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How To See Phnom Penh In Two Days

phnom-penh

For many travellers, Phnom Penh is but an afterthought of the main attraction of the temples of Angkor. While there’s no denying that they are the highlight of tourism in the country – the lively riverside, cosmopolitan capital is no less in charm. For the city is lovely, and its many traditional and cultural sites make it an amazing spot to spend a few days.

Where in my view, the ideal time to explore Phnom Penh is definitely between 4 to 5 days, if you’re short of time, and have no more than a couple of days to spare, this itinerary would surely come in handy:

Day 1

To understand the country’s dark past and its people’s resilience, a visit to Phnom Penh’s Killing Fields and Tuol Sleng Genoside Museum is a must. Kickstart your day by getting a bargained deal in under 10 dollars to The Killing Fields, which is about 9 kilometres south of the city centre. A heart wrenching audio tour at Killing Field will take you back in time and explain how over two million people suffered and died during Pol Pet’s failed regime. Be prepared to witness mass graves littered with bones and a stupa which still contains some 8000 human skulls.

Once you’re back in town, from The Killing Fields, visit Toul Sleng Genocide museum, a former school that the Khmer Rouge used for torturing over 17,000 people before they were finally sent to The Killing Fields.

genocide-museum-phnom-penh

Although many people would not find it a cheerful way to spend a couple of afternoons by visiting Killing Fields and Tuol Sleng Genoside Museum, it makes for a hallowing and a memorable experience. Entry fee for Killing Fields and Tuol Sleng Genoside Museum both is 3 dollars, with 3 dollars more for an audio tour headset.

The visit to Killing Fields and Genoside Museum will take a bigger chunk of your day’s activity. Once you’re done with both and are ready to see another side of the city, head to Phsar Tuol Tom Pong, otherwise known as the Russian Market. The reason why it is being called the Russian Market is the Russian expat population that shopped here in 1980s. Come here to shop for souvenirs, fake antiques, silks, jewellery and discounted brand-name clothing. Though everything is supercheap and discounted here, vouching for the product authenticity, could be a dodgy deal.

phnom-penh-market

In the evening, head to the riverside of Sisowath Quay. Take a wander, and give your everning a slow start. Walk along the promenade from in front of the Royal Palace (this is where you’re coming tomorrow) down along the riverfront. Here you can find cheap eats on the street – mostly selling barbecue skewers. If you prefer to eat at a table, there’s a choice of Khmer, Thai, Indian and pretty much everything else you can imagine – with food to suit all budget. Do not forget to sip a few 50 cent beers during happy hours.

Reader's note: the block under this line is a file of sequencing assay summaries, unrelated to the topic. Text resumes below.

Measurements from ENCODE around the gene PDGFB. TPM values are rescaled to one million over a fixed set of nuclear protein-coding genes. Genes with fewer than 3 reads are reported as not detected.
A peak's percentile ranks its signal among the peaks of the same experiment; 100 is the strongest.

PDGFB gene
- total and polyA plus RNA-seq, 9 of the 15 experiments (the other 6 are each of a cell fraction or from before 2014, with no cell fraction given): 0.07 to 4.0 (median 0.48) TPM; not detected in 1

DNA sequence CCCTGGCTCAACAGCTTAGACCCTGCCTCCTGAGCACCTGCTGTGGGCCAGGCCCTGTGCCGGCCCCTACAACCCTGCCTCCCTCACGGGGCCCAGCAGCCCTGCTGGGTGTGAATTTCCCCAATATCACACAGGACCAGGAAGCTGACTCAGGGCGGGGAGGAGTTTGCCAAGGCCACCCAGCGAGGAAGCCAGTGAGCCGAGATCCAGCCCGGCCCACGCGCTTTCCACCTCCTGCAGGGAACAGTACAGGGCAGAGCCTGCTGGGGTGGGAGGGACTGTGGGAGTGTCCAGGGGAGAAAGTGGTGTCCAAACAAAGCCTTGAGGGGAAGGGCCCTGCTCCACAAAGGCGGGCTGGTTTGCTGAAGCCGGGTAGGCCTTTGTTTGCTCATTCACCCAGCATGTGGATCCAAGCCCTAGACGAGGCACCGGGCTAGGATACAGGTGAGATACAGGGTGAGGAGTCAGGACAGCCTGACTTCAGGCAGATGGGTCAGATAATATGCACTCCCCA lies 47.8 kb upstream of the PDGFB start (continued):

Day 2

Start your day learning a little more about Cambodia’s history, by making a quick visit to the National Museum of Cambodia. The entry to National Museum, however, is not free, and costs 3 dollars. But given the exquisite relics, art and sculpture the museum holds, 3 dollars is definitely not a big price.

royal-palace-phnom-penh

Once done, head to the Royal Palace, which is located right behind the National Museum. If you’ve previously travelled to Thailand, and have visited the Royal Palace in Bangkok, you will notice the similarities to Phnom Penh’s Royal palace immediately. It’s not as luxurious as the palace in Bangkok but worth the tiny 6 dollar admission fee.

Explore the splendid regal buildings and the Silver Pagoda inside the Royal Palace, before finally leaving for the Phsar Thmei (also known as the Central Market). Here you will find everything from jewellery to dry fruits to Bowler Hats, but be prepared to negotiate hard as the prices seem to be higher, and the traders tougher. There is a nice food court right in the central market for some quick, Khmer style munchies.

phnom-penh-street

For the evening, you can head back to the usual Sisowath Quay, or check out one of the only few rooftop bars in the city such as Le Moon or Exlipse Sky Bar. If you’re heading to Bangkok next, I’d recommend to leave the skybars to Thailand and rather wander towards the riverfront and drink a few rounds of beers before the happy hours come to an end.

[Suggested Read: How Much A Holiday Costs In Cambodia]

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Shortly after my first real nine-to-five job, I left that lifestyle behind, and with it, everything that didn't fit in my backpack. I've learned that this world is too big (and too interesting!) to stay in one place. I believe that with a little courage and inspiration, everyone has the power to follow their dreams. Just as I've followed mine!

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